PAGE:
We also have insecure practices. Now, an insecure practice is when you install a website from initially when you set up your website and it comes up and goes, “What do you want to use as the administrator password?” And a lot of people will put in admin/admin.
Those automated systems that are ran by the script kiddies are actually looking for websites that have admin/admin as username and password. That is an insecure practice that we really need to stamp out. If you’re going to go—if you’re going to build a website, you have to think along the lines of it has to be secure from the moment you put it together.
And those insecure practices, you may have put in admin and admin as username and password. You’re quite happy with the way the website’s going. You’ve not got an e-commerce site that is based on that website, with the username and password of admin and admin, and that is not a really good place to be because that is what the bad guys are targeting.
And as I said, the digital criminal is no longer someone who we think is going to be relatively stupid, because they are very good at building our trust. They are very good at targeting us individually or as a group, and they go out of their way to make sure that along the way we are trusting them. Their trust comes down to social media, comes down to emails that we may have received from them. All of this is building trust within you and them.
The last thing that will allow them to get in though is a technology failure. Again, this is something that we keep an eye on, because the underlying system that your website is built on is built on technology.
A technology failure might also mean we haven’t closed a port on the firewall that goes to the website, or we’ve got problems with technology, or we’re being targeted by a degauss attack. Because they know that if a degauss attack is targeting your e-commerce site, then it’s not going to be able to deliver money to you.
What is their end game?
So what is the digital criminal’s end game? Their end game is to get as much out of you as they can.
So they are there to steal everything. And when I mean they steal everything, they literally do go out of their way to steal everything. So they want your database. They want your access to your PayPal system. They want to be able to steal whatever they can from you. And if you’ve got things behind payment gateways and firewalls, and all that sort of stuff, they want to get at that. And that is why they go out of their way to target your website.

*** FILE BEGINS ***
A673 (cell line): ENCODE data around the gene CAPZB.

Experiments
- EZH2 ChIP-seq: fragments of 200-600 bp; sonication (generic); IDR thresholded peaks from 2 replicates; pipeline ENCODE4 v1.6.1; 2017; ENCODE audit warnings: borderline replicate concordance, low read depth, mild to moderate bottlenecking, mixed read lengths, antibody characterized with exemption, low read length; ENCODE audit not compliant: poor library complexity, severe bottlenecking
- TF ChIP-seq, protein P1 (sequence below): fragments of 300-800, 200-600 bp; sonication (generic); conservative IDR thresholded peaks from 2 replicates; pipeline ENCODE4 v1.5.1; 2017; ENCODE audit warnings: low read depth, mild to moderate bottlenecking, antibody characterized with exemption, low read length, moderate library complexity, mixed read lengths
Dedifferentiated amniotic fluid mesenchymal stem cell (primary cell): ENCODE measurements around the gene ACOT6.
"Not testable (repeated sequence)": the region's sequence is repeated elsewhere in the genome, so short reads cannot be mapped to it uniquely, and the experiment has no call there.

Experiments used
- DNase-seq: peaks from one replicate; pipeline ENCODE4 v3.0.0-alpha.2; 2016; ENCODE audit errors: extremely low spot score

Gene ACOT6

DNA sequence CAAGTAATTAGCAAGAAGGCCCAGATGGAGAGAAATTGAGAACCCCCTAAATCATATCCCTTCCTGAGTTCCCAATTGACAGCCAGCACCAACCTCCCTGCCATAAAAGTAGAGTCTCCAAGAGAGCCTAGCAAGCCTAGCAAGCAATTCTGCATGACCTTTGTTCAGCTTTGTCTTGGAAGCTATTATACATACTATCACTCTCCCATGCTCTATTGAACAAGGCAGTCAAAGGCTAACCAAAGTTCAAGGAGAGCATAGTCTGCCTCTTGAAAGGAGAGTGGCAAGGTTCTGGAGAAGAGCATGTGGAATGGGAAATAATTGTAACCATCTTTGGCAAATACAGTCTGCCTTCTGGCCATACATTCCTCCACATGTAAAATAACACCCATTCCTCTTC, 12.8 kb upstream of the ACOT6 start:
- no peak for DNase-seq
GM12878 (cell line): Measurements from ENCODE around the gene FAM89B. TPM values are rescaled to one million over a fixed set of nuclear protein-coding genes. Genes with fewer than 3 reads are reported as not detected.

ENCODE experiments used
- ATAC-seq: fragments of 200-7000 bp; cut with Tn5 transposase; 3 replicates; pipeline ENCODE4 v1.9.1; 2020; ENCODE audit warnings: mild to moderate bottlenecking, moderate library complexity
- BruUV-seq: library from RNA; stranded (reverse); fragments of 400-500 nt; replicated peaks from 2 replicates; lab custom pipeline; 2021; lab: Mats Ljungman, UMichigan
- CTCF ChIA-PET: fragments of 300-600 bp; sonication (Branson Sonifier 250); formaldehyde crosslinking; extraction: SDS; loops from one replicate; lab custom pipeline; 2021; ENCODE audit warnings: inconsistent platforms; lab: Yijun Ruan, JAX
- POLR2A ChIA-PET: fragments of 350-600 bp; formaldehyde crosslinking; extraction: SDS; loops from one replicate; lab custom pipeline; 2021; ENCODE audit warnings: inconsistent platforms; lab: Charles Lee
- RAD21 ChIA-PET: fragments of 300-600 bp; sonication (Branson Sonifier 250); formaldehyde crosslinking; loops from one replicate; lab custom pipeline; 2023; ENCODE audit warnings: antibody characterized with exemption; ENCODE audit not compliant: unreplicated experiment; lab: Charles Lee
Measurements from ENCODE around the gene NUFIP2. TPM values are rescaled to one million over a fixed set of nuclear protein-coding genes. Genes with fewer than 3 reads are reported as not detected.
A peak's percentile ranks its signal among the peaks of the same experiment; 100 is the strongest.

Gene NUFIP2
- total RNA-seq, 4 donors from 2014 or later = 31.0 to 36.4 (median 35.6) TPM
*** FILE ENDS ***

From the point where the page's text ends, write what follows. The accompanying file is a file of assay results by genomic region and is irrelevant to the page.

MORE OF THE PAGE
Compromise your visitors
But most importantly, they want to compromise your visitors. If you’re getting a lot of traffic, let’s say 20,000-30,000 visitors, unique visitors, a year, and they—a week, sorry, and they compromise your website, then every one of those 20,000 visitors that will come to your website leave infected. And that is why they go out of their way to make sure that they are targeting websites.
A compromised website can damage:
If you get compromised, your website is hacked, and either through a script kiddie, which is not so devastating as other ways, but if you get hacked by a hacktivist or a full-blown hacker, then you are going to have damage that you are not going to understand how to fix.
For one, it will damage your reputation. And by damaging your reputation, in the digital world, reputation is everything. And although we may think that yes, we’ve been hacked and we know. We’ve fixed the problem and we’re going to back after the general public again with the same product and the same line. We’ll find that our reputation is now tarnished. Because it’s been tarnished, the chances are that people, or less people, will now come to you.
But things a compromised website will do is it will impact cash flow, especially if you’re in an e-learning situation or an e-commerce situation, because you are in that situation that allows you to do whatever you need to do.
So if you get a compromised website and all the cash that you’re making is suddenly not going to your coffers but going to the bad guys, then you have a serious cash flow problem. That way, you now have something that you really need to do something about.
In addition to cash flow, it will impact your productivity. And I’m talking about whether you can build the widgets that you are selling on the site, on your website, and the productivity component of it is again another impact on your business.
What can you do to stop it happening to you?
So what do we do to stop it, and how do we stop it happening to us?
Patch it all
Well, one of the things we have to do is patch it. WordPress comes out with an update probably once every two or three weeks, and it will come up on your website saying you need to install the newest update.
It gets pretty annoying because it knows that if you don’t patch it then your system and your website is vulnerable. So you need to update your systems as often as required. But that also means you have to update your plugins and your widgets, and everything else that goes with either WordPress, or Joomla, or whatever other systems.